Just a little more than a year ago, I was saying goodbye to the place I had called home for nine months and to the friends who had helped shape the beginnings of my adult life and future career. Even though my goodbyes at the time consisted of me wishing I could somehow return to Durban and those around me assuring that I would eventually come back, I could not get rid of the haze of uncertainty before me. After months of planning, I still cannot believe I am back in this incredible city. In fact, I am not entirely sure that I ever left.
If you’re wondering how or why I have come back to Durban, I would have to say it is due to a bit of luck and a lot of support from many people that I was able to focus on the HACT children’s program me for my master’s dissertation project. While I had this project idea in mind since being accepted to my MSc program, I never expected it to come to fruition. I learned sometime in college, through the event planning frenzy that happened every spring, that while one may have the best ideas and plans, not all of them are truly feasible. Back in college, it never mattered whether an idea for a program actually turned into a full-fledged event since one failed idea would quickly be replaced by a seemingly more attractive idea. Once in the “real world” everyone speaks of, I realized that failed ideas had a greater impact on people’s lives, so to avoid failure you held onto your plans until you knew for certain that they would be successful. Unfortunately, this means living with the uncomfortable notion of uncertainty.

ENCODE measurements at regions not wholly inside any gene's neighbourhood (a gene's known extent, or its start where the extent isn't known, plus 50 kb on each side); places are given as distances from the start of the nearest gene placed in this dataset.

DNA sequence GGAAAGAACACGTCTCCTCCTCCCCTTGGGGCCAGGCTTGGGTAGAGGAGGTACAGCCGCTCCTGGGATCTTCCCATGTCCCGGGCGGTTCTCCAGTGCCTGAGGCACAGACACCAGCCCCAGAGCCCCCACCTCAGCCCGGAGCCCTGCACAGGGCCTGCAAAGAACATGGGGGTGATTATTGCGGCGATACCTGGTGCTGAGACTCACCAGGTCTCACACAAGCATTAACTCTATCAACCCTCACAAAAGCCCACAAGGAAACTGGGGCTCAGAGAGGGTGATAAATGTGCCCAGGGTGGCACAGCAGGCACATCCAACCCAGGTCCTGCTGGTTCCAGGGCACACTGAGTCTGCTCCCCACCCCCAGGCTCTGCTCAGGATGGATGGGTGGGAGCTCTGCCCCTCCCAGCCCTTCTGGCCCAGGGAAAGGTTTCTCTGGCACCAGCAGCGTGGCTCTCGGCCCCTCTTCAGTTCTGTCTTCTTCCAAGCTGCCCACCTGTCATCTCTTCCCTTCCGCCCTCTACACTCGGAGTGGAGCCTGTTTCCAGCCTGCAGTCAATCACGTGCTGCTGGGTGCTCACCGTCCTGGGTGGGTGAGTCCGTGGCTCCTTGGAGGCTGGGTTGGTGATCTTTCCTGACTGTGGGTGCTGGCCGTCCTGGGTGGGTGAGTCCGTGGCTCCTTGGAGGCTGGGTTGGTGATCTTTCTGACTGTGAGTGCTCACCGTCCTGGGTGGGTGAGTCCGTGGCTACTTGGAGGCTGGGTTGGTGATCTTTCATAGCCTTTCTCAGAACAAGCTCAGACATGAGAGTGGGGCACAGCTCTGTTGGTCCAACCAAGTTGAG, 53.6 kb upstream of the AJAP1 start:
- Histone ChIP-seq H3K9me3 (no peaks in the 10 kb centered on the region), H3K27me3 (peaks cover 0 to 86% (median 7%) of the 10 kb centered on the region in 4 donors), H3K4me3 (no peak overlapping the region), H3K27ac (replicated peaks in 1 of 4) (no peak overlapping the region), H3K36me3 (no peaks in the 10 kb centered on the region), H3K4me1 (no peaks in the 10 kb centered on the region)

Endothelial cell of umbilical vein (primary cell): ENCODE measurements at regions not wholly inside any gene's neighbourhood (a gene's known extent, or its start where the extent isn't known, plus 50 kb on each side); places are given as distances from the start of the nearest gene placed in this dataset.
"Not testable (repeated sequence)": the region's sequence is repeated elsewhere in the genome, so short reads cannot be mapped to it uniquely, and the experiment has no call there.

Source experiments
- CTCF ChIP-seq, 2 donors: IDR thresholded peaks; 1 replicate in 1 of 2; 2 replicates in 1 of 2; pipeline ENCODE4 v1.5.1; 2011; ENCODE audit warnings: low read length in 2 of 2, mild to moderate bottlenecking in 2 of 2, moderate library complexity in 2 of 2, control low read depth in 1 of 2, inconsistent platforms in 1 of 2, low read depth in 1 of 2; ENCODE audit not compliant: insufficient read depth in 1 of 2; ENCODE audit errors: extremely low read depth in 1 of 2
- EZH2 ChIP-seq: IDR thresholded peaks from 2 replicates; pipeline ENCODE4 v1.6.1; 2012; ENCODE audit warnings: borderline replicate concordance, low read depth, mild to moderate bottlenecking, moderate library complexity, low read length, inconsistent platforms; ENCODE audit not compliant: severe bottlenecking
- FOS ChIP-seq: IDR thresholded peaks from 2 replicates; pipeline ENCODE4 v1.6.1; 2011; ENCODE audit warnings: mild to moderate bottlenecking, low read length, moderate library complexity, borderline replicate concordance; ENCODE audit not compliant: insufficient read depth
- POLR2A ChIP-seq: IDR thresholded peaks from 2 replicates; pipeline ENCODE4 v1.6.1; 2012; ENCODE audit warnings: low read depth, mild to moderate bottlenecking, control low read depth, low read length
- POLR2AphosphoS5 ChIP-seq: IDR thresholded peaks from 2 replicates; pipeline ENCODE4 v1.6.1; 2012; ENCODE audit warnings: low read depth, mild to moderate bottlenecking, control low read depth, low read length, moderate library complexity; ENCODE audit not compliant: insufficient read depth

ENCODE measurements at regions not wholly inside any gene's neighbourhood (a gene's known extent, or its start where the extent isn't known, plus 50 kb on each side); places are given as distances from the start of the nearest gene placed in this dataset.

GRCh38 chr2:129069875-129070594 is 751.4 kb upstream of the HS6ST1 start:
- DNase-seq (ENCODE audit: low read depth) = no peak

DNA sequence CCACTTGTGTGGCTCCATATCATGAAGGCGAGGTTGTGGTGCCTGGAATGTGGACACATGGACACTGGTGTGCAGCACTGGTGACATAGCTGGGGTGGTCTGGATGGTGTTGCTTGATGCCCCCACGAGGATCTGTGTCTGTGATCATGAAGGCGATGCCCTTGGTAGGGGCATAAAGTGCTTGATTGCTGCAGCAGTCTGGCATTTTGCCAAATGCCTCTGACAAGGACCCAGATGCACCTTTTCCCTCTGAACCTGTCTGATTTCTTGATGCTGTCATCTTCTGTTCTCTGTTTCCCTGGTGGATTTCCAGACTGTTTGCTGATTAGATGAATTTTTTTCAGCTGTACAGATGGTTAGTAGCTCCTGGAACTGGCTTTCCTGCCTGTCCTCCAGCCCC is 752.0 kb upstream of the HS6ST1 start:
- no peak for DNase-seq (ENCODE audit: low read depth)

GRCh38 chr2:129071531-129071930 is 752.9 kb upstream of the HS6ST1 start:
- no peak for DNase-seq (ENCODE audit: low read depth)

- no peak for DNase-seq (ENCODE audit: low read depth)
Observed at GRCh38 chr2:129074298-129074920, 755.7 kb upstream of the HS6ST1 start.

Looking back over these past many months of dissertation planning, the moment my uncertainty began to shrink was when I planned a meeting to discuss my ideas with one of my program organizers last October. I have learned this year that uncertainty lasts only so long as one lets it and all it takes is one small decision to make that uncertainty a lot less daunting. As I find myself (yet again) at the cusp of my next life transition post-graduate school, I have felt for the past few weeks that all I will ever have is uncertainty. But being back in Durban, reflecting on the time that has passed, and recognizing that just a year ago what I am doing today seemed near impossible, I am reminded that the only way to be certain of what will happen in the future, is to move a step closer to making difficult yet necessary decisions.